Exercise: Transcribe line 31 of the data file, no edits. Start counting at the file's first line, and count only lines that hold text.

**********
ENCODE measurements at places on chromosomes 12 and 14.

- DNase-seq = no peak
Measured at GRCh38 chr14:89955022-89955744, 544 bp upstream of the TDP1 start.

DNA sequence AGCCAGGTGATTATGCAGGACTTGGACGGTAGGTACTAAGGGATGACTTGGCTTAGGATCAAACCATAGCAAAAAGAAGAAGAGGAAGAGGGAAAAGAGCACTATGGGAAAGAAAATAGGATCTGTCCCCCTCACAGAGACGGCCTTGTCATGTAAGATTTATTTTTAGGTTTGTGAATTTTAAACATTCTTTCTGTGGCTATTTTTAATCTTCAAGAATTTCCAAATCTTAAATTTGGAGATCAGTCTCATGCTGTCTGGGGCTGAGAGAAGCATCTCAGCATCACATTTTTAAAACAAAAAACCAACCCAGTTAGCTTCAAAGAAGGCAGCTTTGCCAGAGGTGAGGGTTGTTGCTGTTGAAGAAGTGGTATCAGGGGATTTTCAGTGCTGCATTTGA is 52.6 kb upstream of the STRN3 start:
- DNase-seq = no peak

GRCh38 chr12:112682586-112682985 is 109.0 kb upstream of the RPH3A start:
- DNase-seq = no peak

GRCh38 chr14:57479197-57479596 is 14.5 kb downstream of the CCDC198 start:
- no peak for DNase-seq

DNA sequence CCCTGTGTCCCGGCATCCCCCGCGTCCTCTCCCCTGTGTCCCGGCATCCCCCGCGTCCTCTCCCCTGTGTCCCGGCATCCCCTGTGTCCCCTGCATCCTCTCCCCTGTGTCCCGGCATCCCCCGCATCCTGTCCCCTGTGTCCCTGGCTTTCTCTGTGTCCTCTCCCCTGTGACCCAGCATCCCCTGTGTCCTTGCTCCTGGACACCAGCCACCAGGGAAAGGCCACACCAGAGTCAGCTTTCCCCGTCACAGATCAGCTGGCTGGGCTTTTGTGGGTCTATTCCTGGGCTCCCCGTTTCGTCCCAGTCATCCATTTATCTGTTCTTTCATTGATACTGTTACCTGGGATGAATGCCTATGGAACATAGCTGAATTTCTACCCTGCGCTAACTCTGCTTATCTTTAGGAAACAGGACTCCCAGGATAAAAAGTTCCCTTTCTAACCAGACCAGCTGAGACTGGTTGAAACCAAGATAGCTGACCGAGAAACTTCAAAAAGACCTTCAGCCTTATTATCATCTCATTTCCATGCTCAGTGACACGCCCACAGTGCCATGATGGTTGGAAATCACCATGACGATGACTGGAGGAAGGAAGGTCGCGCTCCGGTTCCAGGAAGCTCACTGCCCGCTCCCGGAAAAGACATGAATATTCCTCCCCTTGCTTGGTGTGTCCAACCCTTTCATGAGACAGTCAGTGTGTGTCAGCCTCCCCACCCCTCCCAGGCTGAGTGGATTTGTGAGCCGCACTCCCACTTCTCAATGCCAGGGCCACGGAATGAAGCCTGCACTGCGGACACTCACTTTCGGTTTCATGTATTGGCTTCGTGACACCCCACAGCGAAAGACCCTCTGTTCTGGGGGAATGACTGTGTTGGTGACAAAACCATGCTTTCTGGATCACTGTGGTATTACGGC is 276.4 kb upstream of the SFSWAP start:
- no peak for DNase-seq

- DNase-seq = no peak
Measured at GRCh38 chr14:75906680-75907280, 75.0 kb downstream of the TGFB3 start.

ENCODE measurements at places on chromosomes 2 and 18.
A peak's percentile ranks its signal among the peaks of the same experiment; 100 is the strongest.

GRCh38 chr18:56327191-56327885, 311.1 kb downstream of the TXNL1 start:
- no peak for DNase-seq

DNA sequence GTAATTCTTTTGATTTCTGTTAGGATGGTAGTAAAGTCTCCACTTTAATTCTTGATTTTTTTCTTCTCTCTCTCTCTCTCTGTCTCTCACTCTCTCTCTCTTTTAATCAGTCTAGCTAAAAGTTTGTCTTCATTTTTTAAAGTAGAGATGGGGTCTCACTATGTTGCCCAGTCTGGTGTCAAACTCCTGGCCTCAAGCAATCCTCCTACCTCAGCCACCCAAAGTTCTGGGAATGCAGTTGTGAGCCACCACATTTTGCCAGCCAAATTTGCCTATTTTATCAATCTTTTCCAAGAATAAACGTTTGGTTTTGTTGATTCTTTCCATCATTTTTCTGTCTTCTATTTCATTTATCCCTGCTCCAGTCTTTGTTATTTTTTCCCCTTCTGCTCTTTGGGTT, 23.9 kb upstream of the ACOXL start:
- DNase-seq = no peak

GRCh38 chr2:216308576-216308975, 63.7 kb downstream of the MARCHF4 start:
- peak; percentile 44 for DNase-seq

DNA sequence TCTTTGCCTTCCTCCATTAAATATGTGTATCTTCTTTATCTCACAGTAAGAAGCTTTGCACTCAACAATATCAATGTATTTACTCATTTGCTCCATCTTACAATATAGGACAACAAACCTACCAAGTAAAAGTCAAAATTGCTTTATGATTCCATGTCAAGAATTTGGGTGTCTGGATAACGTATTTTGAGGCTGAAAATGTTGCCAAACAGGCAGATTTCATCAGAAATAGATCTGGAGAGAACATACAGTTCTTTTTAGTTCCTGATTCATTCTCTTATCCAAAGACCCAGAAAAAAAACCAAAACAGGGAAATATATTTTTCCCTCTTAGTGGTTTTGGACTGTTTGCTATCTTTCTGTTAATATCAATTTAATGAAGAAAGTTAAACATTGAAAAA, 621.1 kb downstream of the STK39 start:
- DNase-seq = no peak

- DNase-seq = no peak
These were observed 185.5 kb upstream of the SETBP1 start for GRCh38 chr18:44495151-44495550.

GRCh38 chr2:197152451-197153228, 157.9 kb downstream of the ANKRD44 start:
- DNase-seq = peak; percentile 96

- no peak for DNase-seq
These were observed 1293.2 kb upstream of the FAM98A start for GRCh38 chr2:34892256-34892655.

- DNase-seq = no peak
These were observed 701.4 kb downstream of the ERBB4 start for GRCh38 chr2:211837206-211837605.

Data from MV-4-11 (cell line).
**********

These were observed 701.4 kb downstream of the ERBB4 start for GRCh38 chr2:211837206-211837605.